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Ronan Guilfoyle

Ronan Guilfoyle on new ‘Excellence in Ensemble Performance Award’ and pursuing a life in jazz

  • Interviews / Q&As

Ronan Guilfoyle is a bass player, composer and educator who has played professionally for 45 years. He is the director of the Centre for Jazz Performance Studies in Dublin City University.

The ‘Excellence in Ensemble Performance Award’ is a partnership between Dublin City University’s Jazz & Contemporary Music BA program, Improvised Music Company and Magy’s Farm. IMC's Louis Scully spoke with Ronan over Zoom.

LS Hi Ronan. So, how did you get involved in jazz?

Well, my father was mad about it and we were raised listening to it, whether we wanted to or not. That and classical music. Ireland in the late 1960s, early ‘70s was a very conservative country. There was a jazz scene here and there but it wasn’t something that you encountered unless you were lucky enough to have somebody like my father. So we heard it growing up and it just seemed to soundtrack to our childhood. My brother Conor is a jazz drummer as well, and that's not a chance thing either, because we were both pretty close in age and we were both raised listening to this music.

LS Can you tell me about the BA programme at DCU?

Its origins are in Newpark Music Centre, where we had the first full-time programme in non-classical music. The title of the programme is the Bachelor of Arts in Jazz and Contemporary Music Performance, so it is first and foremost a performance programme. There are a lot of music programmes around these days now in third levels, but there's still not that many which set out their stall to be performance programmes. And I guess that's a definite point of difference with us. We are training performers. They’re learning jazz. They're learning improvising.

And can you tell me a little bit about this new award?

Yeah. There are different elements to the final year, and one of them is a final performance, which, as you can imagine, an important part of the final year of a performance programme is the actual performance itself. So each student has to put on a 40-minute concert that includes at least two original compositions. They are the bandleaders for that 40 minutes and they have to programme it, rehearse it and present it. It's done in the National Concert Hall. And the award itself is given to the person who gets the highest marks in that aspect of the final year, the performance itself. The idea came from Linley Hamilton in Magy's Farm.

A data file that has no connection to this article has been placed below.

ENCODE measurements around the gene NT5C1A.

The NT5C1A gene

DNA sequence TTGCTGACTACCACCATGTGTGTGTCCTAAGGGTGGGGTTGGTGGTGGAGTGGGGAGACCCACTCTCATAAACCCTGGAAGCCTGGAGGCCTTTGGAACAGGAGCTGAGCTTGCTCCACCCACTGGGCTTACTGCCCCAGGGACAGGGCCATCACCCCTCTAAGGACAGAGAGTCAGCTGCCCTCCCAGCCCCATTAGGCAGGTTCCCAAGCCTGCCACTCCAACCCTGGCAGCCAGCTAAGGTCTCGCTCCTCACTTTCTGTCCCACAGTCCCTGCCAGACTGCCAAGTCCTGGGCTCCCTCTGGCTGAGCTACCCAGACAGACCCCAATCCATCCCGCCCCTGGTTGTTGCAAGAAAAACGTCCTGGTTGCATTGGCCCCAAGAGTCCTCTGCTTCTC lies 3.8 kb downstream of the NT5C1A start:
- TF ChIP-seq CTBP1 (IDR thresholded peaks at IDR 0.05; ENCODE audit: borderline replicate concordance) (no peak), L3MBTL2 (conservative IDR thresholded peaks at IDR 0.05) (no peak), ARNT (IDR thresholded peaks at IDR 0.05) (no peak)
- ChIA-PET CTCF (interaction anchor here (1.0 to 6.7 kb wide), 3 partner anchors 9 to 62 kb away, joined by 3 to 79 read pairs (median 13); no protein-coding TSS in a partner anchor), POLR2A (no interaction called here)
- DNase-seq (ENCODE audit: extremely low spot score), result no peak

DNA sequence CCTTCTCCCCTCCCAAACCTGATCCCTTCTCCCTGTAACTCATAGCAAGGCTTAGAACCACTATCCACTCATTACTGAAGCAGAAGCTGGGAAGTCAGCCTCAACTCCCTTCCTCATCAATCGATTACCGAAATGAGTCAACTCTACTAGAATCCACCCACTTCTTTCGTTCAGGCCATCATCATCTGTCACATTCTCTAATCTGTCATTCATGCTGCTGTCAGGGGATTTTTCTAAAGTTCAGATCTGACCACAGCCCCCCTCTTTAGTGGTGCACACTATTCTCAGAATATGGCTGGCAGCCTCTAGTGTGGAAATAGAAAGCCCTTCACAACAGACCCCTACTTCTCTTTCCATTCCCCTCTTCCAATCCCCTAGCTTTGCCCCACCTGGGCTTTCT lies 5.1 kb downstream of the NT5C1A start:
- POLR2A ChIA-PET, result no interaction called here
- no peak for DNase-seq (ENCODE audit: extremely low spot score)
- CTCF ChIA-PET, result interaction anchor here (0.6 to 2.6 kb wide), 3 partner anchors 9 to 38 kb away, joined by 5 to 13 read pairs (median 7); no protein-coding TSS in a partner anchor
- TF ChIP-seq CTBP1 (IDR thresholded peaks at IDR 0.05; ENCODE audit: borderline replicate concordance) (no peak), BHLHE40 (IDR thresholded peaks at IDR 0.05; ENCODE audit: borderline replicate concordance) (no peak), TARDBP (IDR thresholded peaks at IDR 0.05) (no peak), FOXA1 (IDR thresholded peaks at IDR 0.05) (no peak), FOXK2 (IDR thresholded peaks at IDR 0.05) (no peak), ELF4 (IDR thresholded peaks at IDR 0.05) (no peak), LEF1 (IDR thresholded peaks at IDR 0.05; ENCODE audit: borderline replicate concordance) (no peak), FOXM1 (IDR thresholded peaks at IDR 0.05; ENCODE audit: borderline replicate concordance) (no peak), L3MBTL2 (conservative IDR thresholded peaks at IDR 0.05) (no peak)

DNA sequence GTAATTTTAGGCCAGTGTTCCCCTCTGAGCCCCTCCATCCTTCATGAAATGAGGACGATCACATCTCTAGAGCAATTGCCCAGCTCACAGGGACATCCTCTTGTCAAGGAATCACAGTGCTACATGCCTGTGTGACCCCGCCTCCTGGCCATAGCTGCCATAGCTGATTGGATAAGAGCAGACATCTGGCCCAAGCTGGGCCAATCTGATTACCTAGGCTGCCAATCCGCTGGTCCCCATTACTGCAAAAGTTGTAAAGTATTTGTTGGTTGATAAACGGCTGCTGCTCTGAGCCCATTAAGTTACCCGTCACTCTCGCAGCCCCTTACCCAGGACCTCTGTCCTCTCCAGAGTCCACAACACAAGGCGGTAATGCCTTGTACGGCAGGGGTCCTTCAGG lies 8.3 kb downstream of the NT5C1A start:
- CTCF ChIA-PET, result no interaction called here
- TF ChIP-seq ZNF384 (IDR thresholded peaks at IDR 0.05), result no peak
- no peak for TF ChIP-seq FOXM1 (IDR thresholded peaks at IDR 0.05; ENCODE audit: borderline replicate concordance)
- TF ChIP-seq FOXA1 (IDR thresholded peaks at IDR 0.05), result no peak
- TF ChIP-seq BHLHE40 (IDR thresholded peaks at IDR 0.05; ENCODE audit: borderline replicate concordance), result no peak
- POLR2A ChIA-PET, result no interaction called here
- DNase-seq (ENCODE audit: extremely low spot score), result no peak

And Matthew O’Connell was the inaugural winner.

Yeah. I remember teaching him an ensemble class online, which was a very difficult thing to do. Myself and Tommy Halferty were co-teaching it. And we both remarked, even over Zoom, his playing stood out. He has a natural affinity for jazz improvisation. That's how I would put it. You do meet people like that. I mean, people are talented, but they can be talented in different ways. You can have somebody who's very good at composition. You could have somebody who's very good at arranging. You could have somebody who's very good rhythmically. You could have somebody who really understands harmony incredibly well. You know, there's different ways to be talented in music. It's not just a monolithic thing. And then, you get these people who have a genuine affinity for the jazz tradition. And Matthew is definitely one of those. His playing from the very beginning had a sort of maturity about it.

"The feel he had from the very beginning was exceptional. It's one of those things where, discussing amongst ourselves, we would say, “he's a natural, he's an absolute natural”. There's something unteachable about that."

It's hard to explain that maybe to a non-musician, but it's a sense of the way the music is phrased, it has a naturalness and an organic nature to it. It has a very good rhythmic feeling, which is something that's forgotten about. The feel he had from the very beginning was exceptional. It's one of those things where, discussing amongst ourselves, we would say, “he's a natural, he's an absolute natural”. There's something unteachable about that.